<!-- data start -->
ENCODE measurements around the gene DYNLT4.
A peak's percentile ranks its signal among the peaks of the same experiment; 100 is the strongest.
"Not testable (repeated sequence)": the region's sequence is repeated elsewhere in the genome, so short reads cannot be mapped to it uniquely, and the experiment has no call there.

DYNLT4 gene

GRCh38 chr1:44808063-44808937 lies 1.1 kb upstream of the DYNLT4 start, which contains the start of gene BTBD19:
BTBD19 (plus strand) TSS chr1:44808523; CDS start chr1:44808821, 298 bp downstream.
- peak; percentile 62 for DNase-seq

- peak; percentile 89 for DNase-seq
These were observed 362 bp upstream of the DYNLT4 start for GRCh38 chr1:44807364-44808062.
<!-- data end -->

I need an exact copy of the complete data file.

ENCODE measurements around the gene DYNLT4.
A peak's percentile ranks its signal among the peaks of the same experiment; 100 is the strongest.
"Not testable (repeated sequence)": the region's sequence is repeated elsewhere in the genome, so short reads cannot be mapped to it uniquely, and the experiment has no call there.

DYNLT4 gene

GRCh38 chr1:44808063-44808937 lies 1.1 kb upstream of the DYNLT4 start, which contains the start of gene BTBD19:
BTBD19 (plus strand) TSS chr1:44808523; CDS start chr1:44808821, 298 bp downstream.
- peak; percentile 62 for DNase-seq

- peak; percentile 89 for DNase-seq
These were observed 362 bp upstream of the DYNLT4 start for GRCh38 chr1:44807364-44808062.